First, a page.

The holidays are over. In our home holiday decorations have been carefully packed away along with the old Downton calendar, replaced by Downton Abbey 2016 Wall Calendar waiting to be filled with important dates. I sometimes imagine that the holidays are like life at Downton; a packed social calendar without any work commitments.
It is also the beginning of awards season and we give our condolences to Joanne and Dame Maggie for their loss at the Golden Globes last night, but that show really is not “Downton – worthy” in any event. But time to get on with it, embrace the new year with all that it brings, and enjoy the last season of Downton.
While our American neighbors celebrated Columbus Day yesterday, Canadians were elbow deep in turkey and all the fixins. Nephew Lord C and his mom Lady J did not fail to disappoint at our family gathering this year with a 20 pound free range turkey and a whopping 8 sides. With a tribute to the US, we did have a taste of lasagna as a starter. Food coma.
While US Thanksgiving is the jumping off point for the holiday season, our Canadian Thanksgiving triggers pumpkin season for me. Today’s treat is pumpkin bread, a low fat quick bread which fills your home with the smell of those lovely pumpkin spices.
Welcome to Tea Tuesday. I trust that my American friends spent a restful and reflective Memorial Day weekend.
I host Tea Tuesday each week, a virtual tea party which was inspired by Christine, a follower who lives in France, who was curious about English tea traditions after watching a few episodes of Downton Abbey. The British excel in the tea ritual. Join me every Tuesday as I dish on Downton Abbey, the Royal Family, UK tourism and other topical tea issues one might discuss at tea, served up with a tea treat recipe with a history.
Always time for tea, biscuits and offering thanks, particularly to those who have had an influence on this blog, and to those who have taken the time to share a comment or their favorite time in history which Downton Abbey shares (1912-1920s).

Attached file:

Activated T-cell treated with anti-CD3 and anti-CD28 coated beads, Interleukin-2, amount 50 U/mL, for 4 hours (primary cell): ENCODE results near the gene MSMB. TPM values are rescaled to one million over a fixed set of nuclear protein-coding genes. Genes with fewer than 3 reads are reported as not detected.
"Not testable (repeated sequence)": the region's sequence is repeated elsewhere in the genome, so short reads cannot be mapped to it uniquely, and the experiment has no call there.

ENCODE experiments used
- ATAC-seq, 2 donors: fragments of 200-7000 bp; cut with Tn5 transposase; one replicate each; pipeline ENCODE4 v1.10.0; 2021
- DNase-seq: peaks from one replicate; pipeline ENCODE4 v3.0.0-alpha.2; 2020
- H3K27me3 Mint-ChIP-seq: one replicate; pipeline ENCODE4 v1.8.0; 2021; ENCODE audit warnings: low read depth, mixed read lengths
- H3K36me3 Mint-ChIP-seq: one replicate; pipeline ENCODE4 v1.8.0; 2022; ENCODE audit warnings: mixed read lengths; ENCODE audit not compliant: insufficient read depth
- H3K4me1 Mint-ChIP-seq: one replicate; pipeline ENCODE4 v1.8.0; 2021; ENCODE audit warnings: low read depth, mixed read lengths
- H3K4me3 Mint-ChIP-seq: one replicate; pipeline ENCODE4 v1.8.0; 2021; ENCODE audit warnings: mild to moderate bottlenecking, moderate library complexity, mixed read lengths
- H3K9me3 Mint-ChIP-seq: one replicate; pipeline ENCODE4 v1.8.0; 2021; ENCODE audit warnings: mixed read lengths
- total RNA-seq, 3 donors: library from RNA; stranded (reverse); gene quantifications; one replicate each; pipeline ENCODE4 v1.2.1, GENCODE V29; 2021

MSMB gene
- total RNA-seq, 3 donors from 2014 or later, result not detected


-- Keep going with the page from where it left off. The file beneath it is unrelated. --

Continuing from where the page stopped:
Thank you for keeping me company as I blog my way through the food of Downton Abbey. I have been thrilled by the follows, subscriptions, comments, and tweets (@downtoncooks) from all over the world. I have just set up a Facebook page and Pinterest boards. I am enjoying the experience of keeping my social media skills sharp.
Downton Abbey fans are quick to rhyme off quips and put downs made by the Dowager Countess. The You Tube collection, Top 10 Maggie Moments has gone viral and you can now buy your own tastefully embroidered pillows with some of the best known one liners.
The wonderful Maggie Smith has been blessed with wonderful writing, and delivers her lines with razor sharp accuracy. The quick witted martriarch has helped gain a broader audience in the US, as I guess everyone loves a feisty granny. That’s all fine and good, but there are other strong willed women on the show.
Our Compliments to the Cook
Mrs. Patmore, head cook, can also hold her own in the battle of the wits. Not unlike other celebrity chefs known for their temper, she can strip the hide off a scullery maid with the best of them, and without the need to curse. The brilliant writing team has also taken the care to round out her character to reveal a kind hearted soul with a family, who was fiercely protective of William, because of her own loss in the War. She reminds me a great deal of my own grandmother who taught me how to cook. So this is tribute to Mrs. Patmore with some of my favorite quotes. Continue reading Stuff Mrs. Patmore Says, Served with Unsweetened Applesauce